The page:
I admire companies that manage to transmit to their employees the importance of social work, more so because this is a collective responsibility. My parents always taught me that we must help others. I always try to be a better person. This is my path.”
Alba Batista Nascimento (São Mateus, ES)
45 years old – president of the Dilô Barbosa Quilombola Community Association and the state coordinator of quilombola associations
“In my family, I’m the third generation of quilombolas, or escaped slaves, who live here in the community of Dilô Barbosa. My parents had eight children, and I had three. Only one of my brothers doesn’t live here. I’m married, 45 years old and my life has been a struggle.
Like every quilombola, our subsistence is based on farming. We are simple folk, and many of us live in wooden houses. But get by however we can. I work every day to fight for actions that improve the quality of life for all of us.
Six years ago, we were one of the first communities to participate in Fibria’s Rural Land Development Program, at the Aracruz Unit in the state of Espírito Santo. It’s a great initiative, because it helps to have a structure for sowing and reaping the rewards to live a more dignified life. Many quilombolas have dreamed of having their own plot of land to plant, and the company made this dream come true, giving us all the required support.
We received seeds, fertilizers, training and technical orientations on how keep the fields as varied as possible. We also have logistical support, because transportation here in the community is difficult. I think it’s important when we find partners along our path. It’s always a big help and we realize that we’re not alone. It lifts your spirits, you know? Because the struggle of we quilombolas isn’t easy.
What most drives me and keeps me alive is to wake up every day knowing that I’m healthy and to see that I have the strength to keep fighting for our people. We can never give up.”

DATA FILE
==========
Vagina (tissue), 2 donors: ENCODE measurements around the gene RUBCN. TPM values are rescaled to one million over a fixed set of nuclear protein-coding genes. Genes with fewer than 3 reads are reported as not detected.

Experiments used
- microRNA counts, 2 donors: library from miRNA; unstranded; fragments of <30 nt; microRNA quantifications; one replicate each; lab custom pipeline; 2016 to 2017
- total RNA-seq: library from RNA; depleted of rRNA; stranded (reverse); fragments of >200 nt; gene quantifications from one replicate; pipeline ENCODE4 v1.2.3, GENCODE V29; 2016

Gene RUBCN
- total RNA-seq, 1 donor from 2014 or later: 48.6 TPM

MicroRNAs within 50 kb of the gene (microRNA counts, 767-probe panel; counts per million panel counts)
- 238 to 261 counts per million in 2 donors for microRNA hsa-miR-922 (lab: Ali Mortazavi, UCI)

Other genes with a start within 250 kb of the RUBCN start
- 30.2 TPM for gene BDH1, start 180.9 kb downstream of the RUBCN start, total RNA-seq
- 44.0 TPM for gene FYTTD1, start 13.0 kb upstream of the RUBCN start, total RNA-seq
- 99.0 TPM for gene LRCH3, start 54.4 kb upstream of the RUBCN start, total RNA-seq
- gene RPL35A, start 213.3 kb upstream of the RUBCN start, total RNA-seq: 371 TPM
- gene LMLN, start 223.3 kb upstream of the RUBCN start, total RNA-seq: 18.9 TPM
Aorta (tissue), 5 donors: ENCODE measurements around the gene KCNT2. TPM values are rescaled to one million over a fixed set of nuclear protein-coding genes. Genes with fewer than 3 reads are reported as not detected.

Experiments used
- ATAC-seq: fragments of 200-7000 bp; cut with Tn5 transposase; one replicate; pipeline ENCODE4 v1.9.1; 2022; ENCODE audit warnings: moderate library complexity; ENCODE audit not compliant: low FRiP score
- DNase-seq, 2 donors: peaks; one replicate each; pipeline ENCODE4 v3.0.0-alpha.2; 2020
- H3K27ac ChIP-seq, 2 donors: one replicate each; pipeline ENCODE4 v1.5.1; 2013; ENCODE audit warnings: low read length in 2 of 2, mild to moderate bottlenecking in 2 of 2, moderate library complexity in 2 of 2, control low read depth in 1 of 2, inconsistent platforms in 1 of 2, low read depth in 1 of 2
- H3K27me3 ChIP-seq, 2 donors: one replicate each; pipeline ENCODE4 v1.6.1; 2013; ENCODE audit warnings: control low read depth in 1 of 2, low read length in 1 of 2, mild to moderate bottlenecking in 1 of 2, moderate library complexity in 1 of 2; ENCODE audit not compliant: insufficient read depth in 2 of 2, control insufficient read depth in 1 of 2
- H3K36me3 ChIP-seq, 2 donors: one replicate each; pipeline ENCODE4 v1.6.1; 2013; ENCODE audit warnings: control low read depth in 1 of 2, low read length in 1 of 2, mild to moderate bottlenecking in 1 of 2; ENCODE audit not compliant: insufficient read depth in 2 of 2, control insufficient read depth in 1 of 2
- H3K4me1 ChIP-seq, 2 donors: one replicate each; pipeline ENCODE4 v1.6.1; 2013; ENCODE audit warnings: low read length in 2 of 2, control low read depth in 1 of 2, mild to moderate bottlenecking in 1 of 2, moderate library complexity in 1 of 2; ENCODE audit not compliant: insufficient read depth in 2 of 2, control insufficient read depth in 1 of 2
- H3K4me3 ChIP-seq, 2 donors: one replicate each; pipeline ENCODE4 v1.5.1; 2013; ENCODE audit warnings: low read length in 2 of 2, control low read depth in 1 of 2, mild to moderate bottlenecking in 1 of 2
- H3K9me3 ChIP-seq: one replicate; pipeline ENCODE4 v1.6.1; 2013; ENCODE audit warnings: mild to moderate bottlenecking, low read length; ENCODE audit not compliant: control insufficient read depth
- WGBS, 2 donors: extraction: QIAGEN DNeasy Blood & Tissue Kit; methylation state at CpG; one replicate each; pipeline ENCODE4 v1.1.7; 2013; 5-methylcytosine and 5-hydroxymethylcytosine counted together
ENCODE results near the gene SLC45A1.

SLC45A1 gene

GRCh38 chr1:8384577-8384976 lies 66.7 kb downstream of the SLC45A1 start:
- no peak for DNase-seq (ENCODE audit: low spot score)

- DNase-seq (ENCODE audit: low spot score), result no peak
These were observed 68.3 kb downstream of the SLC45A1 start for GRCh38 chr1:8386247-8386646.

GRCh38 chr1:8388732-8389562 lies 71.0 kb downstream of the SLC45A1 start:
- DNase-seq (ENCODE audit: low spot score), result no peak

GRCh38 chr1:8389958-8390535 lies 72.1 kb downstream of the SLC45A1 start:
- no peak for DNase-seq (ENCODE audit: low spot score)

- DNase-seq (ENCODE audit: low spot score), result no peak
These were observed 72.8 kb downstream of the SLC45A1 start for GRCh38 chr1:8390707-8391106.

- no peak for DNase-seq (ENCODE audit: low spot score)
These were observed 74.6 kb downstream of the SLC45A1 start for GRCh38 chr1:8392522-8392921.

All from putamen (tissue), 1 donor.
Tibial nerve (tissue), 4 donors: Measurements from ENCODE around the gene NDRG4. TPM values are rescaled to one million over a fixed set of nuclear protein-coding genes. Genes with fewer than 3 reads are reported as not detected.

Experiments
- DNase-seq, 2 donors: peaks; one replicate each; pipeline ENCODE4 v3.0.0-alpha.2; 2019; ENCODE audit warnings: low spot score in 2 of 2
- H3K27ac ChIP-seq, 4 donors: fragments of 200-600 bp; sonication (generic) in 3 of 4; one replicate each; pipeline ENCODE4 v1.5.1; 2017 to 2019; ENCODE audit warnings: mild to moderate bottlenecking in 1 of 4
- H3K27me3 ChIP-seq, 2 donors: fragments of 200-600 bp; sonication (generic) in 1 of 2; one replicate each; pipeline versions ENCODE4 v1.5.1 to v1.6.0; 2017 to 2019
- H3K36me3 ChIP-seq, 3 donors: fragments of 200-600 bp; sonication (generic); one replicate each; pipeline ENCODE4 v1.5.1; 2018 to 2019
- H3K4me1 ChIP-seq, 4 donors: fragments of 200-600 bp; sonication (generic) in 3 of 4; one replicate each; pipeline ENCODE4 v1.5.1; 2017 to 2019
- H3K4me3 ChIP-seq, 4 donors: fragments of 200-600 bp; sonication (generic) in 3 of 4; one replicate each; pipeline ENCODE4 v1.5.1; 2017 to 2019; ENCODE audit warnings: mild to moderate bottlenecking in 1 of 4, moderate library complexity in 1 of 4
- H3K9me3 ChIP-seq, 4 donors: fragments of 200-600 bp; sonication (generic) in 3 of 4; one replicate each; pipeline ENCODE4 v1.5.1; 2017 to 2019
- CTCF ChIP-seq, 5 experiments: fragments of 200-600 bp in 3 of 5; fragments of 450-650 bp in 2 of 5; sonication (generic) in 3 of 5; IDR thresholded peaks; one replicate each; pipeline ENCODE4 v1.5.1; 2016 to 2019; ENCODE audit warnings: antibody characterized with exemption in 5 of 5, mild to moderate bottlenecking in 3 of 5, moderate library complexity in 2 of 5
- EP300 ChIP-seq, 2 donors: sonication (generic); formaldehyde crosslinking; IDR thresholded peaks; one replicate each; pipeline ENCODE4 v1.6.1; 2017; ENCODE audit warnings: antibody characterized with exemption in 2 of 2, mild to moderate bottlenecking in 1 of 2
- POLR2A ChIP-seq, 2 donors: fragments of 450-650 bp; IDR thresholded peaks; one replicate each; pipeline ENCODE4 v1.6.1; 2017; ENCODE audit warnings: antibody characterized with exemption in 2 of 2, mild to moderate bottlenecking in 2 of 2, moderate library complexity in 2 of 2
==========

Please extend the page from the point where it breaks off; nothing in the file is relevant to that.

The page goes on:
Photo by Araquém Alcântara
Edna Ferreira dos Reis (São Mateus, ES)
48 years old – Vice-treasurer of the Association of Small and Midsized Producers of São Geraldo
“What we want is a table full of food, our children smiling and a dignified way of life. For the past four years, I can say I’ve enjoyed all that. On my one hectare of land, we grow cassava, beans, okra, pumpkin, orange, lime and banana. We even have urucum, which you can grind into food coloring. It adds a bit of color to meat, pasta… It’s good to make colorful food, right?
Our production changed a lot when Fibria arrived in Aracruz, Espírito Santo, close here to the community of São Geraldo. Before, we farmed with difficulty between the eucalyptus rows, and there wasn’t much diversity. It was basically beans, cassava and corn. Then, the company’s technicians started to help us, teaching us how to plant, make fertilizer and care for the land. I learned to make coverings for the trees and how important that is, because, since we don’t have irrigation, we need to save rainwater. We can’t let our crops die, right? God forbid!
And over these four years, once a week, a technician comes here to see if we learned everything the right way, to instruct us on how to improve our crops more and more and to see if we need anything… We’ve all become friends, one big family. And I’m very happy. Every Wednesday, I go to Fibria, to the local producer trade fair, with my fresh fruits and vegetables so the workers there can buy from me. They love it. And so do I.
I’m married, have three kids, with my eldest Fernando living in another city. Fábio, my middle son, helps me and my husband in the fields every day. My youngest, Suellen, is still a child, so she only studies. All this is the best thing that’s ever happened to me in my life.”
Photo by Araquém Alcântara